Through November 18 |
MOTHER JONES IN HEAVEN (AND HELL) Many Fried Playhouse/Subversive Theatre
“Mother Jones” is a magazine, seen by many.
What potentially few know is that the progressive magazine is named for a well-known labor organizer and radical unionist.
That’s who is memorialized in Si Kahn’s “Mother Jones in Heaven (and Hell),” this year’s entry in Subversive Theater’s “Workers’ Power Play Series” in the Manny Fried Playhouse, an appropriate venue for a play about labor radicals.
Past entries in this series have been large cast and long shows.
That includes Kahn’s “Joe Hill’s Last Will,” commemorating his 1915 execution.
Kahn is a long-time musical agitator in North Carolina.
This is a two-character musical, recognizing how much music there has been in labor struggles in Mary G. Harris Jones’ long life and career.
She began with birth as a Catholic in Ireland, when that was about the lowest kind of life on the Emerald Isle, until she and her family were driven out by the Famine and off to Toronto.
As a young teacher, she married and had children, only to lose husband and all four children to yellow fever and then to see her seamstress business destroyed by the Chicago Fire of 1871.
That’s where she drifted into the labor movement, especially with the Knights of Labor.
She organized and led workers through the tumultuous and bloody labor/management struggles of the last decades of the 19th Century and into the 20th.
She was attacked as “the most dangerous woman in America,” by a prosecutor emphasizing her role in a coal miner’s strike.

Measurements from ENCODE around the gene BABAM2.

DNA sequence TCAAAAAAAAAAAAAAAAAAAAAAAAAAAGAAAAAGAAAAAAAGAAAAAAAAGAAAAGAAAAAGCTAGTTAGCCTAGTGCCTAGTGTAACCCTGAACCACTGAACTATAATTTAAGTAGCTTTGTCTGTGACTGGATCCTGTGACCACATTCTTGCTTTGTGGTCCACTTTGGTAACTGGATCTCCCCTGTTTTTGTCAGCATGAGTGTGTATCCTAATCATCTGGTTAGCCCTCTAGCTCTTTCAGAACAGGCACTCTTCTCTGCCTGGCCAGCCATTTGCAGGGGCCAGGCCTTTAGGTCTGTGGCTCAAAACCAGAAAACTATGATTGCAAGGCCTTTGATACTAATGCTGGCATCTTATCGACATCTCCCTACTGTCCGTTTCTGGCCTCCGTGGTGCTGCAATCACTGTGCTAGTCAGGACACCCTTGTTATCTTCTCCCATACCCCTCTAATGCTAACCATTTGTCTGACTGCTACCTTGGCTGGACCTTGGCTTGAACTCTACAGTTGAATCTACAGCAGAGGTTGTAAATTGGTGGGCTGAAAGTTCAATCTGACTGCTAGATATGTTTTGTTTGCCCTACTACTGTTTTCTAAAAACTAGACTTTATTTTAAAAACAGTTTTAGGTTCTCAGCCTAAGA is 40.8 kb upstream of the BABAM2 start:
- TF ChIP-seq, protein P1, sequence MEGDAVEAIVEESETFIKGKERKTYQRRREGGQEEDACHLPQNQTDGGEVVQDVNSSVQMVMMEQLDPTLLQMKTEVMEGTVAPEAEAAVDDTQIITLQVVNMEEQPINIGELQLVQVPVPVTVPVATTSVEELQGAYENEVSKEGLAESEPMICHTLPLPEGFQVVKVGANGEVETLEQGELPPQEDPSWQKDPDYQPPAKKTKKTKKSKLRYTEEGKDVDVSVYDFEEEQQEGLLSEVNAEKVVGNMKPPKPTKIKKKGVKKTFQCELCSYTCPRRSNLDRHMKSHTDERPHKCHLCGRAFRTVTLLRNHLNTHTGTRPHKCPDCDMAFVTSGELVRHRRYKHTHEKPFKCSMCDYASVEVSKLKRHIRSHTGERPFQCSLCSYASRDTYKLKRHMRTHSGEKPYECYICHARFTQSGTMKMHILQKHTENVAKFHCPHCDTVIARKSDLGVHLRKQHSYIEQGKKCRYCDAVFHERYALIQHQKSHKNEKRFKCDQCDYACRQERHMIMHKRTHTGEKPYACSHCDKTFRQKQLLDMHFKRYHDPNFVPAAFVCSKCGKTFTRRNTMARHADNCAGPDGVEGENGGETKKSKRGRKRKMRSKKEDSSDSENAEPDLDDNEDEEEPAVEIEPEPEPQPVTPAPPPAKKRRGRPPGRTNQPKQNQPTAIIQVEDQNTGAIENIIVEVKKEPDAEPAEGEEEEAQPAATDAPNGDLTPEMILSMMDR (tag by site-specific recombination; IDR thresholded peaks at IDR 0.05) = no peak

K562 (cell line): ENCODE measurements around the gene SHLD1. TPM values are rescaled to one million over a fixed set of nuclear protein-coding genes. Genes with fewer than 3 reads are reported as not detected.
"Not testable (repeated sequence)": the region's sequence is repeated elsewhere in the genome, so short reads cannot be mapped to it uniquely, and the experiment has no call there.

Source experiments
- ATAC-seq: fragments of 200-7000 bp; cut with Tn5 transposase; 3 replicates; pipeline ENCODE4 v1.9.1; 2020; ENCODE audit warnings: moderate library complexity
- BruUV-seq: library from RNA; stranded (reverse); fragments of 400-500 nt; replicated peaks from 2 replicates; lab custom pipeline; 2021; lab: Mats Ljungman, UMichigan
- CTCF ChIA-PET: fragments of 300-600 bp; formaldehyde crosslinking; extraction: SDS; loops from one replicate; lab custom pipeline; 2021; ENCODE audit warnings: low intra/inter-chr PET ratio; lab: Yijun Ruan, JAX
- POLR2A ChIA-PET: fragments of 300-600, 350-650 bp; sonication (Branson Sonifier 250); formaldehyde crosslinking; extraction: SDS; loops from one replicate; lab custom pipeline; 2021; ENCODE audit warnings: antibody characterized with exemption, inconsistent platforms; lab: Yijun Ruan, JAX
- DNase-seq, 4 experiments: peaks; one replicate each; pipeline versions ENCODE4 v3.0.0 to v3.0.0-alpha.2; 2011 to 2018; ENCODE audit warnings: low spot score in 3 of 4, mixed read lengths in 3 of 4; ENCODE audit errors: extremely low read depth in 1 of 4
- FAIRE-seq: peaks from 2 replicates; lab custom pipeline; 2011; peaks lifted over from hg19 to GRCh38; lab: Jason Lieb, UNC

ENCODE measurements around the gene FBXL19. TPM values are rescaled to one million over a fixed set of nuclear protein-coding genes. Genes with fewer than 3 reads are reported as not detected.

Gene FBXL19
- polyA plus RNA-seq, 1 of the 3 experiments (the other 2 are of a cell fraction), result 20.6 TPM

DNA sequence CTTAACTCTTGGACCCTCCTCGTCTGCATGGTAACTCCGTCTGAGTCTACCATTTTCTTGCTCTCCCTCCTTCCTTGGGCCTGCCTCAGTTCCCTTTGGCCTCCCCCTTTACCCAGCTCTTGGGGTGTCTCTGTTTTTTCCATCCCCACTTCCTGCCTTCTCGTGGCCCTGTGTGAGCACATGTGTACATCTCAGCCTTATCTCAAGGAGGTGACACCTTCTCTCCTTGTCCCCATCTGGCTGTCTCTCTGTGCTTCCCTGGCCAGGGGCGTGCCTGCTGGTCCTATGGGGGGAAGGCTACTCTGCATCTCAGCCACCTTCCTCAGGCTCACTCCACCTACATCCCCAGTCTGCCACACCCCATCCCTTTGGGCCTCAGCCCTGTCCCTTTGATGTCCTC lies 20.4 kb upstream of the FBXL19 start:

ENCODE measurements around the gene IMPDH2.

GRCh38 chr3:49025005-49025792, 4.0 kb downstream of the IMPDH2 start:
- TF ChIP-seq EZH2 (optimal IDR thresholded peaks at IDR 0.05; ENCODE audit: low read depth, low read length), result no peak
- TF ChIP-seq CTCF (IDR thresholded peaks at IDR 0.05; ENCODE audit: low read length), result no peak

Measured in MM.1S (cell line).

She survived this and later violent strikes, preaching, “Pray for the dead and fight like hell for the living.”
Here, Kahn has created Mother Jones (Melissa Leventhal) and everyone else.
That’s everyone else, male and female, as performed by Tim Goehrig.
The premise isn’t completely clear.
There’s a bar and Mother Jones arrives, apparently after she finally died at 93, buried in Union Miners Cemetery in Mount Olive, Illinois, surrounded by miners who died in a strike battle in 1898.
It’s a science fictiony kind of story, the bar at the end of space where ship captains meet to share their burdens or different species meet, like the “Star Wars’” Mos Eisley bar.
Here, Mother Jones uses music to confront her life and the good and bad and the ugly she has done in those long decades.
The songs lament “I Was There” and “I Have Known Women” in kind of a bluegrass style, Kahn’s style.
Director Drew McCabe benefits from Leventhal’s strong singing voice and Goehrig’s everyone else‘s voice.
Subversive isn’t known for its costume or set budgets and that’s true here, although Chris Wilson’s set design makes its point.
“Mother Jones in Heaven (and Hell)” is a polemic, an entertaining and musical polemic, featuring some strong singing and a very specific point of view from a time when labor and management fights involved guns and ammunitions and clubs, and fewer legal struggles.
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